To read a great article about Innovation Institute, turn to page 22 in this PDF version of Duncanville Now.

To make tax deductible contributions, or to learn more how you can support Innovation Institute in other ways, contact mechanical@sbcglobal.net.

Click images to enlarge.

Friday, August 12, 2011

Eating Words Won't Satisfy Hunger

A couple years ago I made several blog entries regarding the world famine crisis. In on of those blog entries I used the phrase "idiot legislators"... which for many is a relatively mild accusation, but in my case it feels unkind to be so harsh. At the time I felt a need to write a response to what I had written, which I am reprinting here.

Put yourself in their shoes. What would you be doing right now about the energy issues and economic challenges and international food supply issues our world currently faces?

Personally, I do feel that efforts to convert farmland from food production to energy production can be easily labeled idiotic. When people make stupid decisions, this does not mean they are stupid people. A lot of smart people make stupid decisions. I have made my share. This does not mean I am a stupid person. When I jumped out of a moving car, for example, it was a stupid thing to do. I still aced most of my tests in school.

So, as I eat my words I'm noticing that there's not a lot of nutritional value in words. If there were, we could have our printing presses do overruns on every job to feed the hungry. Words in abundance would pour forth from our shores. We're already bombarding the world with words through radio, and other media. And here I am pushing out more words through my fingertips onto computer screens potentially visible around the globe.

At the end of the day, an empty tummy needs food, not words.

I myself do not have an answer to this crisis since I myself do not have the facts. My hope is that those who have all the facts will be able to sort things out and make decisions based on truth. What we don't need is for moneyed interests to determine national policy for personal gain. It is in this sense that I do not always trust our legislators.

We cannot lose sight of our global interdependence.

Have a nice weekend. Just a little food for thought.

Thursday, August 11, 2011

Five Minutes with Artist Amylee of Paris


Today's social media is bringing together people from all over the networked universe. Amylee is a French artist who lives and works in Paris, one of the world’s most amazing cities, rich in both history and culture. Born in Nimes in the south of France in 1978, she has used her creativity in the service of industrial design, fashion and lifestyle work with various agencies. In 2007 she had her first exhibition and has worked as a professional full-time artist since that time.

Ennyman: How did you become interested in Art?
Amylee: Art has always been a passion, I began drawing and painting when I was a child.
Graduated from French state university in Applied Arts and Design in 2003, I went to Paris after my studies. I wanted to be a designer like Philippe Starck, Ron Arad or Jaime Hayon (my favorites) but my professional network decided otherwise.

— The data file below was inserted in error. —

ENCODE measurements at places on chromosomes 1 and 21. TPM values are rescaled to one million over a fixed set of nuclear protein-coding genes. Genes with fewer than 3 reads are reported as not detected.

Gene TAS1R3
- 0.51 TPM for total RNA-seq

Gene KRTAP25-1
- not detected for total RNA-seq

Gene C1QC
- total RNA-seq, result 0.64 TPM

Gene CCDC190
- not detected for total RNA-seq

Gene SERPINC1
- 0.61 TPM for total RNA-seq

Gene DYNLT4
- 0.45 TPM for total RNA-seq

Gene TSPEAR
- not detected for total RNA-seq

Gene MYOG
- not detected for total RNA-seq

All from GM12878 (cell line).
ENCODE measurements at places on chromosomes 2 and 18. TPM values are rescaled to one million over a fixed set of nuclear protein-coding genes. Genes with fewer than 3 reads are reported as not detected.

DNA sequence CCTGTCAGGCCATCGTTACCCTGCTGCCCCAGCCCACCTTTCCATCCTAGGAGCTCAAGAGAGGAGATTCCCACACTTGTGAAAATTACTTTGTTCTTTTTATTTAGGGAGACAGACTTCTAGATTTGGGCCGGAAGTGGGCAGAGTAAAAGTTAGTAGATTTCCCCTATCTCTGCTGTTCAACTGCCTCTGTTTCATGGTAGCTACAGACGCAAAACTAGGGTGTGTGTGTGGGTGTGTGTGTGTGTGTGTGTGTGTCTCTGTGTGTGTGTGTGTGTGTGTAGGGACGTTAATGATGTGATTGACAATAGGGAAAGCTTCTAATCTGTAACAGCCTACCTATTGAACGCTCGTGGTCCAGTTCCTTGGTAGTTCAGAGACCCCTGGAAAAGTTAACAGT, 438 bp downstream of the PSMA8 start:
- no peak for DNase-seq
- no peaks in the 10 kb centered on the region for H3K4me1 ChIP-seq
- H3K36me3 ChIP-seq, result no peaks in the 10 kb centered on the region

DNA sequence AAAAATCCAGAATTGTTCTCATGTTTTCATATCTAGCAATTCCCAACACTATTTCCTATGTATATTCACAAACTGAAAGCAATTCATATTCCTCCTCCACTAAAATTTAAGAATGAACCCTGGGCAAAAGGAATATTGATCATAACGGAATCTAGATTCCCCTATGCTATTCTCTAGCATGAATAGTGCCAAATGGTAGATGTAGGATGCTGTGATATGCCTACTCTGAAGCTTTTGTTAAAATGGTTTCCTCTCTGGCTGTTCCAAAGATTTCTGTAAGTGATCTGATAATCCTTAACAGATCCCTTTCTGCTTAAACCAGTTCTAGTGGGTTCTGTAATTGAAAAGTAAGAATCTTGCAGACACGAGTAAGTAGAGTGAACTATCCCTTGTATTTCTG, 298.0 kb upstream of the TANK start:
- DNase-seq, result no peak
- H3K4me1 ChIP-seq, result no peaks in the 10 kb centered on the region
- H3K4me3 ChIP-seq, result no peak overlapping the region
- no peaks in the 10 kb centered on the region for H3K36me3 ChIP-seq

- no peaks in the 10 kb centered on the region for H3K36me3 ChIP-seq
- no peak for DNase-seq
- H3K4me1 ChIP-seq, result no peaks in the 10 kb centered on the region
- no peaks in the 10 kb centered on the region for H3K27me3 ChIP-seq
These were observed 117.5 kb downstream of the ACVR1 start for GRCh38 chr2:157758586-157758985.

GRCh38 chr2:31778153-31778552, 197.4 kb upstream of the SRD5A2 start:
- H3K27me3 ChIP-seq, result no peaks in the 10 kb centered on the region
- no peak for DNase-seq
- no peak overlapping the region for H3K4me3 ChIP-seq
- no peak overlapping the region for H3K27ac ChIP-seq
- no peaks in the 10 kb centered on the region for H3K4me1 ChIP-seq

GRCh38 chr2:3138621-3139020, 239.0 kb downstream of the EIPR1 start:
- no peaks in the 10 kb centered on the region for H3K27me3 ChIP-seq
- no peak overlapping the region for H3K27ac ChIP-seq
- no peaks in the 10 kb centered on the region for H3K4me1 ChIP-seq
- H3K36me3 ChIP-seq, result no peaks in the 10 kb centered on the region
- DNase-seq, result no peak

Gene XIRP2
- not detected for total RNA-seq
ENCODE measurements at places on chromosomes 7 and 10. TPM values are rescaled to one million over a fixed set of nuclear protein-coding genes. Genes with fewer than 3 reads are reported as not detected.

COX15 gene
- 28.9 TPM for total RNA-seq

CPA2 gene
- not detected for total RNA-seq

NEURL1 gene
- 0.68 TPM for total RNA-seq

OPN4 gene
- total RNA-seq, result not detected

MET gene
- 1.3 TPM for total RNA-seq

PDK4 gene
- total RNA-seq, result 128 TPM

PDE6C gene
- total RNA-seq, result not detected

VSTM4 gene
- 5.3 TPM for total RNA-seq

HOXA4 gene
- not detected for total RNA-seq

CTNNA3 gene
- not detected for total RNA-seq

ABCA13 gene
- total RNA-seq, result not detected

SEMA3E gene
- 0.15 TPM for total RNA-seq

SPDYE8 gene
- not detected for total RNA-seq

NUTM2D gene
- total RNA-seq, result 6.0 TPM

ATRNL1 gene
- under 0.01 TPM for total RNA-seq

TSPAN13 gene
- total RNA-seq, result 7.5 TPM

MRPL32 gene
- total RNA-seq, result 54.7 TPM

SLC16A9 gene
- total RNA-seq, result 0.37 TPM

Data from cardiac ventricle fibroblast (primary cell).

Enny: Who were your early influences?
Amylee: Taking inspiration from fashion shows and contemporary patterns, I credit my influences as the Art Deco painters, French Fauvists, Mucha’s illustrations, Klimt and colors of the Pop artists.

Enny: The women you paint are so colorful. How did you become interested in this subject matter?
Amylee: I love brilliant colors and glam portraits. I became interested in this subject after many years working in and around art, making a living as an advertising designer, graphic designer or fashion and lifestyle coordinator in several agencies.

Enny: What is the medium you are working in? Some of the flowing colors remind me of watercolor or ink.
Amylee: I work in many techniques (acrylic paint and paper collages on canvas).

I like to paint with acrylic because it dries quickly. It allows me to follow my impulses. I use patterns papers to dress up my portraits. My paintings are handmade and unique. No watercolors or inks, just acrylic paint with water and collage patterns.

Enny: What size are the pieces?
Amylee: I love large formats. Often my canvas sizes are 20x40 inches, 20x60 inches and 39x58 inches.

Enny: How does being a younger artist color the way you look at things?
Amylee: I’m 33 year old woman and I live in my time. My paintings are in galleries in both Paris and New York, but I use social networks (Twitter, Facebook, YouTube, Flickr, Linkedin, etc.) to show my work and communicate with my followers or people who love my paintings. I have already had several projects through the web. I like to say that I am a fine artist 2.0

To see and learn more of Amylee and her work:
Blog http://www.amylee.fr
Website
http://www.amyleeartdesign.com
Facebook
http://www.facebook.com/amylee.theartygirl
Twitter
http://www.twitter.com/the_artygirl
YouTube
http://www.youtube.com/user/fashionartBYamylee
Flickr
http://www.flickr.com/photos/amylee_the_artygirl/